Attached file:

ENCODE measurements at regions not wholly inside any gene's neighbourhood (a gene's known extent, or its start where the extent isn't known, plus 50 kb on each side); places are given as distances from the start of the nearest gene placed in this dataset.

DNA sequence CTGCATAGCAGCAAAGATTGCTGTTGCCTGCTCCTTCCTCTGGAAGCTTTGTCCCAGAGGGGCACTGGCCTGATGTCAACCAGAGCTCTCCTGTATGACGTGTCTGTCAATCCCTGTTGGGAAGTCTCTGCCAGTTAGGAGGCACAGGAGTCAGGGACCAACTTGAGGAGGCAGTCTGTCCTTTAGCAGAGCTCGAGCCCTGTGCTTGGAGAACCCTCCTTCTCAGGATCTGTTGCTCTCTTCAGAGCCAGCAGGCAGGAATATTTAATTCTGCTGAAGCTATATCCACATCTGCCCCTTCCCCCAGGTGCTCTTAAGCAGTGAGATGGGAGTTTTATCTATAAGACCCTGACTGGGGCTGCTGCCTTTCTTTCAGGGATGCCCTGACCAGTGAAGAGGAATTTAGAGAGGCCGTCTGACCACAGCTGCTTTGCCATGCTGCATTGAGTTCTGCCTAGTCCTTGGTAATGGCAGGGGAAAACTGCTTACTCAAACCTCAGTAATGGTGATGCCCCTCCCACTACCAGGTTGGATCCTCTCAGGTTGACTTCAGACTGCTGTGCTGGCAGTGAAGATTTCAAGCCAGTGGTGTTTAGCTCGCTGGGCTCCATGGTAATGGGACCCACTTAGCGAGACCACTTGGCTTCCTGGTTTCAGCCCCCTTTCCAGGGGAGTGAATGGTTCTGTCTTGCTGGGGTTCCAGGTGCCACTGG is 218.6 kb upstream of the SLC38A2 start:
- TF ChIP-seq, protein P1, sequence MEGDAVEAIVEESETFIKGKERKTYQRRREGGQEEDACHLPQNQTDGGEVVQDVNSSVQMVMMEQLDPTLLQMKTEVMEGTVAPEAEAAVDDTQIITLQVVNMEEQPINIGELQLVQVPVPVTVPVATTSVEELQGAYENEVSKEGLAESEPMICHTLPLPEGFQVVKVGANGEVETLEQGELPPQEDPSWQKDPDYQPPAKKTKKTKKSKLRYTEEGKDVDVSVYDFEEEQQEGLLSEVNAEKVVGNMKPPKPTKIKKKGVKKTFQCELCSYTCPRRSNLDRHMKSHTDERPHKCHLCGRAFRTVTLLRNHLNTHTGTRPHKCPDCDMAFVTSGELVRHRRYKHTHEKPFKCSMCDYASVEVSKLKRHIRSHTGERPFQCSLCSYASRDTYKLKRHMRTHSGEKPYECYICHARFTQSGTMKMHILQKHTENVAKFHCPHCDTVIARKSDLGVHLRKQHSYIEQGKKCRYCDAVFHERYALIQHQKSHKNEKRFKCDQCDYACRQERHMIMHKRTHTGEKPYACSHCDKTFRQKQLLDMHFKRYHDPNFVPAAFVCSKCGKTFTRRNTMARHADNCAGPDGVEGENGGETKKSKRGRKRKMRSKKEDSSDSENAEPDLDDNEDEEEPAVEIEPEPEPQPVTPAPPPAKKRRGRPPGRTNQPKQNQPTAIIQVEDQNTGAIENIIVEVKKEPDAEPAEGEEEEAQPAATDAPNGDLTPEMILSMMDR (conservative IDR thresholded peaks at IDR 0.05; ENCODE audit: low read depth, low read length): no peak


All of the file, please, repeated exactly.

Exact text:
ENCODE measurements at regions not wholly inside any gene's neighbourhood (a gene's known extent, or its start where the extent isn't known, plus 50 kb on each side); places are given as distances from the start of the nearest gene placed in this dataset.

DNA sequence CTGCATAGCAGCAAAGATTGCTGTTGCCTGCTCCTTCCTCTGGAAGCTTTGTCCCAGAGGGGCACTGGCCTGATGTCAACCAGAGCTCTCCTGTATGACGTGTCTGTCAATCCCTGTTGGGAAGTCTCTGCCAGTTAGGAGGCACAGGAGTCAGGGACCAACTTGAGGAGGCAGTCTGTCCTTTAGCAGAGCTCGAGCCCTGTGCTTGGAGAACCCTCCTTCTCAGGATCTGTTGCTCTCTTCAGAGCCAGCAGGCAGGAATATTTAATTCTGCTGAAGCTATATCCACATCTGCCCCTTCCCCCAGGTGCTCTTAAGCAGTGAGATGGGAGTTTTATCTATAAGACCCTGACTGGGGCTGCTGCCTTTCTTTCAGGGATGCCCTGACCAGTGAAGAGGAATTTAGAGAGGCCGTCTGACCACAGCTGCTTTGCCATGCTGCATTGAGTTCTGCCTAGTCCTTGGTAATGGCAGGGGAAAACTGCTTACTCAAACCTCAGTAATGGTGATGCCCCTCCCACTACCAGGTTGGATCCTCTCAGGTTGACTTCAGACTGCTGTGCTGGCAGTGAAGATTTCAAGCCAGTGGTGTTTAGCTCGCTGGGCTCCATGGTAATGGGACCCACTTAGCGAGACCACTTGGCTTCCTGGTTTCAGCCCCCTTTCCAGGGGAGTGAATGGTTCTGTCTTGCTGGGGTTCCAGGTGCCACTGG is 218.6 kb upstream of the SLC38A2 start:
- TF ChIP-seq, protein P1, sequence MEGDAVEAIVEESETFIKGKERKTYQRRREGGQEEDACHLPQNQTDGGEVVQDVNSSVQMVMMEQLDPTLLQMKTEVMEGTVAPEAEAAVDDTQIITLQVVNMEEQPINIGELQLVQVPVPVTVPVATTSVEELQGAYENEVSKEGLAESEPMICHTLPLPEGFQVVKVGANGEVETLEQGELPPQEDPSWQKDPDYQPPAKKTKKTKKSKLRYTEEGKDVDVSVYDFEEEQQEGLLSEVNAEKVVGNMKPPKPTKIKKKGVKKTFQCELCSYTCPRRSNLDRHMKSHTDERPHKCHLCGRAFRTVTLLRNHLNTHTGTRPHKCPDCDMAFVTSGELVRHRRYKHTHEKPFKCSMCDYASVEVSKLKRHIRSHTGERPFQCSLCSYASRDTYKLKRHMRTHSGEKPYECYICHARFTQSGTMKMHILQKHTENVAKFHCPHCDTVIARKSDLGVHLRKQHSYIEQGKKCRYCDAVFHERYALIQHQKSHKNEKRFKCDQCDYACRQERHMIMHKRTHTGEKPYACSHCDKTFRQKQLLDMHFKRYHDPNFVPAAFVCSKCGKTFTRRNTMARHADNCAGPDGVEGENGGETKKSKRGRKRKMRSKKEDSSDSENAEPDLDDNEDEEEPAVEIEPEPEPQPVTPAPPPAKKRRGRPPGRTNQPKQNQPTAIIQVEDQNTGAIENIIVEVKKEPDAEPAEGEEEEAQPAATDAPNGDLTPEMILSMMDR (conservative IDR thresholded peaks at IDR 0.05; ENCODE audit: low read depth, low read length): no peak